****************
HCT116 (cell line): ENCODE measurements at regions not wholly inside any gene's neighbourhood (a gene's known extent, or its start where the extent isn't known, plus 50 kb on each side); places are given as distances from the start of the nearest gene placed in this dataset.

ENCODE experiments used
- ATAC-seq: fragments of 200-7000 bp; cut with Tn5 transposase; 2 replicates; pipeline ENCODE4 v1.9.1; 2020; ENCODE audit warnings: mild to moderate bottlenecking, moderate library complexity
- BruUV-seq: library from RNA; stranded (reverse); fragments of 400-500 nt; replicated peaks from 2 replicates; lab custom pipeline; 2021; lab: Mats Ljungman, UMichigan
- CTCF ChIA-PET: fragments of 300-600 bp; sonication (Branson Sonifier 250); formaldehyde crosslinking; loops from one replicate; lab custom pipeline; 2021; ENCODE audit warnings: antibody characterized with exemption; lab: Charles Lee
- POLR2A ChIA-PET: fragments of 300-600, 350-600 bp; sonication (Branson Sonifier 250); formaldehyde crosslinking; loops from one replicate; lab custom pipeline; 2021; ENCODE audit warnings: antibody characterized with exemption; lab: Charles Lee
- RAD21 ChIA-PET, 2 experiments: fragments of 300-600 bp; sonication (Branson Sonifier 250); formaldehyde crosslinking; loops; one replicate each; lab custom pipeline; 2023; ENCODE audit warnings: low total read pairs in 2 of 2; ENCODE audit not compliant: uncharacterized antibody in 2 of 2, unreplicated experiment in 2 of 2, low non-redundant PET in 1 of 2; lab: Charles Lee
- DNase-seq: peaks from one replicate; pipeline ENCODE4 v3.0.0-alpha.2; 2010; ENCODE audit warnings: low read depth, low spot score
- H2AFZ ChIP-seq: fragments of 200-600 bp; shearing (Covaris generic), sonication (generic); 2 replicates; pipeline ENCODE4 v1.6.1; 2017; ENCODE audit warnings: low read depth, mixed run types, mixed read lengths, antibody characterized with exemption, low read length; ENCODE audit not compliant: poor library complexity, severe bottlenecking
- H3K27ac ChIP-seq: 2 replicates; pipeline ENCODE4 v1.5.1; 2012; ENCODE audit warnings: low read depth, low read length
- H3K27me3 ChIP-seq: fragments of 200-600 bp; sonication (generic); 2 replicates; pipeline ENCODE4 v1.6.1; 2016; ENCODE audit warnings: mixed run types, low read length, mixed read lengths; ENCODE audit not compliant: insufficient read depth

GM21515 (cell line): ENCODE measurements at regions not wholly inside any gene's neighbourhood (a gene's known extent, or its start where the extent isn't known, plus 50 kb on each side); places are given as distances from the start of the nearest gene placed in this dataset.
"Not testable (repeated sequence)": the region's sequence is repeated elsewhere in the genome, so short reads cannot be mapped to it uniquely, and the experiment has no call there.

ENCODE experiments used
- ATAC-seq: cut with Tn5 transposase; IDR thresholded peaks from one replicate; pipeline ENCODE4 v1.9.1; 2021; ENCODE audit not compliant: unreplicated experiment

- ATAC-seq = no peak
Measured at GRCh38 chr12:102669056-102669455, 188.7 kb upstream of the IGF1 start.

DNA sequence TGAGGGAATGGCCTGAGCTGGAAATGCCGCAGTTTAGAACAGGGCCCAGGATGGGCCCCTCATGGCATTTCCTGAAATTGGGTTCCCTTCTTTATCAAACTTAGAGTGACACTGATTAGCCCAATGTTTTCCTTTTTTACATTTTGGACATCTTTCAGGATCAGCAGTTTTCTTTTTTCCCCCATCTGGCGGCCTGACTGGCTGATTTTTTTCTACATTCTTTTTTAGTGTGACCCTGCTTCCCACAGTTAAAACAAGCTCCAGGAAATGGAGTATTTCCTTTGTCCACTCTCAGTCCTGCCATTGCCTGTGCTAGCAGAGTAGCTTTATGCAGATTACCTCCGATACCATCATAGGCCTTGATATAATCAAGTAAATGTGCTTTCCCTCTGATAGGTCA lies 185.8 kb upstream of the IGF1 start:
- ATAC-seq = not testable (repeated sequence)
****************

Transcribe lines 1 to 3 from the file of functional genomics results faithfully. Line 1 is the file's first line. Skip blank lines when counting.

HCT116 (cell line): ENCODE measurements at regions not wholly inside any gene's neighbourhood (a gene's known extent, or its start where the extent isn't known, plus 50 kb on each side); places are given as distances from the start of the nearest gene placed in this dataset.

ENCODE experiments used
- ATAC-seq: fragments of 200-7000 bp; cut with Tn5 transposase; 2 replicates; pipeline ENCODE4 v1.9.1; 2020; ENCODE audit warnings: mild to moderate bottlenecking, moderate library complexity